Strength Training Does Not Make Women Bulk Up!


Several weeks ago we had a female client comment that she didn’t want to finish her last set of a deadlift because she was worried she would “bulk up.”  At first we thought she was joking and then as we spoke to her about it,  we realized this was a real concern of hers. She expressed concern that if she continued lifting heavier weights she would bulk up like a man. The good news is, unless you are taking synthetic steroid’s or drugs to increase your testosterone levels you will NOT bulk up.  I am here to tell you why.

Concerns that women will bulk up from lifting is a very popular myth that exists despite the fact that women do not have the needed hormones (testosterone) to build large, bulky muscles.   The idea that women will bulk up from weight training is from the pictures of women on bodybuilding magazine covers. The majority of these women are more than likely taking a form of anabolic sterioids (synthetic testosterone) and are not a true representation of what happens to a women’s body with weight training.

“Muscle bulk is dependent largely upon testosterone production,” says Dr. Sue Pedersen, a specialist in endocrinology and metabolism in Calgary. “But no woman makes nearly as much testosterone as a man. It really is a hormonal issue. Men have an average of 15-20 times more testosterone than women.”

For post-menopausal women, whose testosterone levels are even lower, it’s even harder to develop muscular size, Dr. Pedersen explains, “And if you do gain some bulk it means you’re doing good things for your health. It’s beneficial from a weight management perspective as well.”

Dr. Pedersen explains that having extra muscle mass also helps with injury prevention because the added strength reduces your risk of accidents or falls. And even if you do fall, heavier weightlifting is proven to dramatically increase bone strength to reduce the risk of fractures.

“There are metabolic benefits as well. Heavier weightlifting improves insulin sensitivity so you’re less likely to get type two diabetes,” and it’s good for blood pressure control, she says.

Remember that muscle takes up much less space than fat in the body. When you add muscle, that helps you lose fat by improving metabolism.  Amazingly, one pound of muscle burns approximately 35-75 calories daily and stores 450 calories of energy. Conversely, body fat is a storehouse for calories. One pound of fat burns approximately 8 calories daily and stores 3500 calories of energy.  You can easily become a calorie burning machine just by resistance training and adding some lean muscle to your body!  This will help you become leaner and more defined. Weight training in women promotes strength, and with that will come changes in muscle structure and size.  Women also need to train with weights to promote positive development in the bones and connective tissues.  Strength training builds bone density and prevents osteoporosis and can even help build new bone, as mentioned above.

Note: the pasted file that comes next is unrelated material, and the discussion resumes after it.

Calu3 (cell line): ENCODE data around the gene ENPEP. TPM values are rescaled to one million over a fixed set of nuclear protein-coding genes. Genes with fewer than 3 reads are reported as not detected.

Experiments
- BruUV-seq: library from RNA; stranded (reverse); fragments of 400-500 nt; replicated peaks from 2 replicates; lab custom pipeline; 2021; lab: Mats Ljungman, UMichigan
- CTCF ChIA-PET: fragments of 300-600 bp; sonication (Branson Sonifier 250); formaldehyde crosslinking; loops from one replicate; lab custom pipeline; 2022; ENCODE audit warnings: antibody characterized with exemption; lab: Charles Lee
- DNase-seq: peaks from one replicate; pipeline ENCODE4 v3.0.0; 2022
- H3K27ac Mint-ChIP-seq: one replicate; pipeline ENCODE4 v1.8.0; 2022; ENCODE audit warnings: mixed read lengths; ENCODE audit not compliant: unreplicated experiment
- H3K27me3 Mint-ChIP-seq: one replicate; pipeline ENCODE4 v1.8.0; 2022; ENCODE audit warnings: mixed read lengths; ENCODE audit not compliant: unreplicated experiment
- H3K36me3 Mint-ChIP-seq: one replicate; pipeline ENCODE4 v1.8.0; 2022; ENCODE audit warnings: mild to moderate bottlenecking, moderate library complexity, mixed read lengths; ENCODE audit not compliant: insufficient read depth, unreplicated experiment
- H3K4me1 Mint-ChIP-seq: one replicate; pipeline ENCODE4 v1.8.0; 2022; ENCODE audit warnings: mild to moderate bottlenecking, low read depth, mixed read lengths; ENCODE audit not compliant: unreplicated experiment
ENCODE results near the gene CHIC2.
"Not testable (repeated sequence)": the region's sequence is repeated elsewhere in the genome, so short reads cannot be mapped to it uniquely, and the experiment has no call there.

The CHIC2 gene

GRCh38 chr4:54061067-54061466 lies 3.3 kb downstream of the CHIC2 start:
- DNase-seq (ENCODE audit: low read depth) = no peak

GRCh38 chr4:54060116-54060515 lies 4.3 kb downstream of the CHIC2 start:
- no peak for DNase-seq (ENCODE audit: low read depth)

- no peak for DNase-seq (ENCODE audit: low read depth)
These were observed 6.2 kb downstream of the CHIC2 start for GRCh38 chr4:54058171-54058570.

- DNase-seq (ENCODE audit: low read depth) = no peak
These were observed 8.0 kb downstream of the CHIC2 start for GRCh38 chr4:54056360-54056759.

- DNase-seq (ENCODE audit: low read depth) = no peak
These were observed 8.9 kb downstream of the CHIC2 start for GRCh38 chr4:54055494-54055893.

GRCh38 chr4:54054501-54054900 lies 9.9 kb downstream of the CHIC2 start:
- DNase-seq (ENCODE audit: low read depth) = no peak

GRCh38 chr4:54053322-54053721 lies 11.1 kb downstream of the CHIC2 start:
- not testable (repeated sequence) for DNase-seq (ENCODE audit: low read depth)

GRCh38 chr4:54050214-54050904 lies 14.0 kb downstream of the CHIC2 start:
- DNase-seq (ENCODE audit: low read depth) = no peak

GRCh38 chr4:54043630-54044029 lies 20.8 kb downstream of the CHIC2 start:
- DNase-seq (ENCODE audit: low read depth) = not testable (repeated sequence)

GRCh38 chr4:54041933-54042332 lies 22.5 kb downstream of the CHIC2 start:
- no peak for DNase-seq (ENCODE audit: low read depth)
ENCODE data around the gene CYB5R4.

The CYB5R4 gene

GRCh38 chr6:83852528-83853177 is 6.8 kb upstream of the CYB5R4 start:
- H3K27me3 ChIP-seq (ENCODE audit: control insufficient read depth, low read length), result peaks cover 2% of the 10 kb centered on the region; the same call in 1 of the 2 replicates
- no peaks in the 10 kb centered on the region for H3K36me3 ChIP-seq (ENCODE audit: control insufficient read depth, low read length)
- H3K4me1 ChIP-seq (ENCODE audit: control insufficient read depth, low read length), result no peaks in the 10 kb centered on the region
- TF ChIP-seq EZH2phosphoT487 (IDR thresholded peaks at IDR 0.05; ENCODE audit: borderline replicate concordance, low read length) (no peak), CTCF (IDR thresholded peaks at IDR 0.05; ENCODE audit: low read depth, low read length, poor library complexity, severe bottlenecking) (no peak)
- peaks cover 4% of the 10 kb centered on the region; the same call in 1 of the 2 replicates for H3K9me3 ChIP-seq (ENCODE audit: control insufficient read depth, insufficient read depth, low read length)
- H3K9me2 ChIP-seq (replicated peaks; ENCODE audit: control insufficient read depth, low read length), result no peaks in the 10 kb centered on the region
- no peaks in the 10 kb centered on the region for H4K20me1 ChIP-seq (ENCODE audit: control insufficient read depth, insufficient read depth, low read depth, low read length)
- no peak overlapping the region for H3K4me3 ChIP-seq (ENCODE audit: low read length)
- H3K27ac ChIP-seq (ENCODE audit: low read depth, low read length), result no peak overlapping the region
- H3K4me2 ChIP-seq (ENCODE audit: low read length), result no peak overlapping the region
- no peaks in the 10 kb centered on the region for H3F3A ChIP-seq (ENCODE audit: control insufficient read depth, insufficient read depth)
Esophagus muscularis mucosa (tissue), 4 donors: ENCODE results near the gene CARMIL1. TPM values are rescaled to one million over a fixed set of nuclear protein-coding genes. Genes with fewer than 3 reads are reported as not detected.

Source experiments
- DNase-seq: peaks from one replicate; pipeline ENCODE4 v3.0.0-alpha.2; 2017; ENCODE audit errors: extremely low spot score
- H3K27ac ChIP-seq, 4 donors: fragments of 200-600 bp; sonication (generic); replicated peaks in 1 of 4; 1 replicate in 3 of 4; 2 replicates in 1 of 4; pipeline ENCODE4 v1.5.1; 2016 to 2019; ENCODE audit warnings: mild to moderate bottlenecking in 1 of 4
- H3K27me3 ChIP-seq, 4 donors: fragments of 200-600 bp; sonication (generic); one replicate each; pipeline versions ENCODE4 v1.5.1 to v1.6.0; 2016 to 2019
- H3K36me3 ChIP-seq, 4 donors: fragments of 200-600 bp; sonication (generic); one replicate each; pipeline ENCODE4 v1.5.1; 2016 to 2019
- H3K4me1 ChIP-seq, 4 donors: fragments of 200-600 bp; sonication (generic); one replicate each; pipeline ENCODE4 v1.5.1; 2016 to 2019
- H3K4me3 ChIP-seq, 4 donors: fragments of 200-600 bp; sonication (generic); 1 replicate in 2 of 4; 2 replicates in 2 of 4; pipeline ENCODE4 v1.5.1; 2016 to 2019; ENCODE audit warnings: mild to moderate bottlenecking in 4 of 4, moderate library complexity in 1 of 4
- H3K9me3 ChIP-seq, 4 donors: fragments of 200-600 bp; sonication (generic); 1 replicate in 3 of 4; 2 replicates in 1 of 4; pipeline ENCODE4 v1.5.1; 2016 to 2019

What and how much to lift – 
Don’t be afraid to lift with heavier weights.  You can ease your way into it slowly, but start trying to lift heavier weights in the lower repetition ranges.  Using large, multi-joint exercises (squatting, deadlifting and lunging variations) in the 6-12 rep range is going to develop more muscular size and strength.   When you start to get into the  1-5 rep range this will develop more maximal strength and some size.  Don’t be afraid of the word “size”, because your lower testosterone levels (compared to a man’s) means it’s going to be a slow and challenging process to build appreciable muscle volume.

It’s important to note that when lifting in these lower repetition ranges at the end of a set you should be able to lift another rep or two with perfect form and technique. The weight has to be heavy enough so you will need to take a rest period of 60-90 seconds. The heavier the weight, and the fewer amount of reps, the longer the rest period between sets needs to be.

Think of some of the things that you do on a daily basis that will be much improved when you start a regular resistance training program.  You can lift children up easier, open your own jars, shovel more snow, pick up heavy furniture — there are myriad everyday benefits from training your muscles towards getting more out of them.

To learn more about the programs we develop, especially for women check it out at

Enjoy being confident and strong in a body with lean muscle attached to it!  Your body will thank you.